But it's hardly ever a walk in the park in this rivalry. The Islanders received goals from Matt Moulson -- his 30th of the season -- and PA Parenteau during the first 3:50 of the second period. Not longer after, Frans Nielsen nearly put the Isles ahead, but his wrist shot off a 2-on-1 rush was stopped by Lundqvist.
"We were sleeping," Rangers forward Vinny Prospal said. "We weren't ready for the start of the second period."
But three goals from Ryan Callahan -- his 21st of the season -- Gaborik and McCabe over the final 8:29 of the second period turned a potential collapse into a blowout for the Rangers.
"Hank -- especially in the first period -- made some key saves," Tortorella said. "We got into trading chances with them a little bit. We can't trade chances. We won a big game. We have to clean up our defense and find a way to play more consistently."
Montoya, who has been a revelation since he was acquired by the Islanders last month, was lifted to start the third period after allowing five goals on 36 shots. Nathan Lawson allowed only Gaborik's second of the game and 20th of the season during his 11-shot third period.
"I think he looked tired," Islanders coach Jack Capuano said of Montoya. "He has been battling for us and I think he looked a little fatigued. Pucks were finding some holes but I thought he looked a little tired. He battled had for us over the last month."
It's understandable for a goaltender's legs to get heavy when he's under assault by an opposing power play that launched 16 shots on goal. McCabe had three shots for the game and 16 since joining the Rangers.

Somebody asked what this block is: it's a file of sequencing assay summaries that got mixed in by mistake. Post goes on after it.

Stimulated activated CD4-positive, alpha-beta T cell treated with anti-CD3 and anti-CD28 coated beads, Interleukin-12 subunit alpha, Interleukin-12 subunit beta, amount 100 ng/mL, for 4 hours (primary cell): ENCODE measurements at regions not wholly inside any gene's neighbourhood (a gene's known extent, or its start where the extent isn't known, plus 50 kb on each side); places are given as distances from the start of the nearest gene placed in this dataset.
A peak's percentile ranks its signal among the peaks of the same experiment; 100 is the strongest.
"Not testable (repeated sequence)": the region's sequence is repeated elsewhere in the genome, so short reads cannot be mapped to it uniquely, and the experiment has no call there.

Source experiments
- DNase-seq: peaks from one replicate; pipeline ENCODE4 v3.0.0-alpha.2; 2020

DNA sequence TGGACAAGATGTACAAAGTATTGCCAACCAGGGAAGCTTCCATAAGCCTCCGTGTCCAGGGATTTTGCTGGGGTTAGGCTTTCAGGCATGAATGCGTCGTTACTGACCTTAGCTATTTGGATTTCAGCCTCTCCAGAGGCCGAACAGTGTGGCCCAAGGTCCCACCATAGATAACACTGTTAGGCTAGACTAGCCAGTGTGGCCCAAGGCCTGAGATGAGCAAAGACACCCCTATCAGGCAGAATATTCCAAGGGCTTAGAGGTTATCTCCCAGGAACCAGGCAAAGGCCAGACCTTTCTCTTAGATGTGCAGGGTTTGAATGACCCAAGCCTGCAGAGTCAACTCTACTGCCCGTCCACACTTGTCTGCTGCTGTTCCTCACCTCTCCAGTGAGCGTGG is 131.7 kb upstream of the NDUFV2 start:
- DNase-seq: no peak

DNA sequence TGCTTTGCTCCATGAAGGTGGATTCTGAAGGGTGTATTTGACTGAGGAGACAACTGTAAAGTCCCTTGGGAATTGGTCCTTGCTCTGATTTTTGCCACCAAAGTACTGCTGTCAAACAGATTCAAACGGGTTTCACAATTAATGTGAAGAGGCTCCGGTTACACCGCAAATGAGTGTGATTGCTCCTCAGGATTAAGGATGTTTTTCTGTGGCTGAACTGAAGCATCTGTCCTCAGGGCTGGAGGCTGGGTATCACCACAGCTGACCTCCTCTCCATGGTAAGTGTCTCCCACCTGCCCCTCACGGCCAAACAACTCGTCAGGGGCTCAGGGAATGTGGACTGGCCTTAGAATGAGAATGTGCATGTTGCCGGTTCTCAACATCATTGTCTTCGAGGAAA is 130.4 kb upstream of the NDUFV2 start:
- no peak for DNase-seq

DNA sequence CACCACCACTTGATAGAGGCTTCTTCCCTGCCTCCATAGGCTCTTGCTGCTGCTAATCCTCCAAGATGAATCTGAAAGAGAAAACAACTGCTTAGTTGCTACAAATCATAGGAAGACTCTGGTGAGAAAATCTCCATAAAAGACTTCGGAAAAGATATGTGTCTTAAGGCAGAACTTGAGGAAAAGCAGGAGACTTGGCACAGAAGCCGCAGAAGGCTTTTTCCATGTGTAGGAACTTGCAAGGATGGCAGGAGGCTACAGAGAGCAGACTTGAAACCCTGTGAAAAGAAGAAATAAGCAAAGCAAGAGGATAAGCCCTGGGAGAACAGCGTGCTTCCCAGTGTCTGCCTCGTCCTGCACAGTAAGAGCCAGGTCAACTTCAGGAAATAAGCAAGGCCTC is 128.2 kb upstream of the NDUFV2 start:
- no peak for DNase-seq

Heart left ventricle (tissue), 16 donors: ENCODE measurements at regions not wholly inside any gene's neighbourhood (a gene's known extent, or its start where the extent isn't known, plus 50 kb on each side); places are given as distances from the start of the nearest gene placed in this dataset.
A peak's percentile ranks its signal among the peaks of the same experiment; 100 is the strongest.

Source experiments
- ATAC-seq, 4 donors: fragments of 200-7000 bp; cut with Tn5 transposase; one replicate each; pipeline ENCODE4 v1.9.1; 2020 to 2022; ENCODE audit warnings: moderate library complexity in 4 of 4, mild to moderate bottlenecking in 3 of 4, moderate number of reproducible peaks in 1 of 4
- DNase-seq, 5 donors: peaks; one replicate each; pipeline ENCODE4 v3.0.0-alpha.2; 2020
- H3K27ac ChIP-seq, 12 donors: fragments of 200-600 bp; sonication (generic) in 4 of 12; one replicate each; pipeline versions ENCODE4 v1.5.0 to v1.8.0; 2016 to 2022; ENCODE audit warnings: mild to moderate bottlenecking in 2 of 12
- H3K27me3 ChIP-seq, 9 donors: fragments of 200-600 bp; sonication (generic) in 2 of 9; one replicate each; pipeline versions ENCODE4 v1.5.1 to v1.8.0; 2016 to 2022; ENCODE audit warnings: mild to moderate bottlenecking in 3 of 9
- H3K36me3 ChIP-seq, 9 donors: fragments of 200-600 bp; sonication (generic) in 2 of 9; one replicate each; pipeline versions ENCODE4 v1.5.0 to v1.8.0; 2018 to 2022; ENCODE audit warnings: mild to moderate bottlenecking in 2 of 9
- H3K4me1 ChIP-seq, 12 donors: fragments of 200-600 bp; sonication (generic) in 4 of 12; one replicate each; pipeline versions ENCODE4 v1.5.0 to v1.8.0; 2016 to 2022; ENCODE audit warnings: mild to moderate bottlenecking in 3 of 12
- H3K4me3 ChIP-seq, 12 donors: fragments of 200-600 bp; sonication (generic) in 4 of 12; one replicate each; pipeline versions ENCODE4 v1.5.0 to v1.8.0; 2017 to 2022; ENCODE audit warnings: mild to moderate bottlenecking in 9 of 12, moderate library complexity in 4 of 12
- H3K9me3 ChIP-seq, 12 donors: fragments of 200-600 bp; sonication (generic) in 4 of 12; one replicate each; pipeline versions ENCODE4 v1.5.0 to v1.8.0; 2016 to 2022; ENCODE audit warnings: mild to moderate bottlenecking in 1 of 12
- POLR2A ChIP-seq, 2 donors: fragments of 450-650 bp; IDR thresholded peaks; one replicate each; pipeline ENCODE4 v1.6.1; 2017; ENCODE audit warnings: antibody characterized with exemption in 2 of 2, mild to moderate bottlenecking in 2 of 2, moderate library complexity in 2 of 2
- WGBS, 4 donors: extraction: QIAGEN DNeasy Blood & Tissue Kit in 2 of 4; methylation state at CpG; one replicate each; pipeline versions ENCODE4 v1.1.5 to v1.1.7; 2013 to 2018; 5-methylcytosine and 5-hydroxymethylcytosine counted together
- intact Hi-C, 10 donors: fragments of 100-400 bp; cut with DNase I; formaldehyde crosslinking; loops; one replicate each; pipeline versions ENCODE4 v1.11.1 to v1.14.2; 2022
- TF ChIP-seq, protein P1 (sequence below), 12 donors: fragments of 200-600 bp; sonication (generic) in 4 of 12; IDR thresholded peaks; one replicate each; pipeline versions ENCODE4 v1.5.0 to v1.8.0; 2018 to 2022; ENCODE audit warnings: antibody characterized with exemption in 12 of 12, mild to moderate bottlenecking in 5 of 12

"We're just getting pucks through," McCabe said. "Traffic is the key to success. Shoot the puck with people in front and you will have success. The power play did a great job tonight."
The Rangers have won 4 of 5 and are playing with about as healthy a roster as they have all season. There was a time when Kris Newbury was a lock to get into the lineup; on Tuesday, Tortorella scratched Wojtek Wolski and inserted Sean Avery back into the lineup after sitting out the team's previous game in San Jose on Saturday.
Avery took three minor penalties, with the third resulting in John Tavares' 26th goal of the season and third point of the game late in the third period. Cameras showed a furious Tortorella on the bench following the goal, but he refused to comment on Avery's play after the game.
But if the healthy Rangers can build on this momentum against the Montreal Canadiens at home on Friday, perhaps that will help Tortorella's mood and get the team thinking about more than just getting into the playoffs.
"It's a good feeling in the room right now, but we have to keep looking forward," Callahan said. "It is so tight in the East so we have to keep doing what we are doing. If we win games, we are going to be in the playoffs. That's all we have to worry about."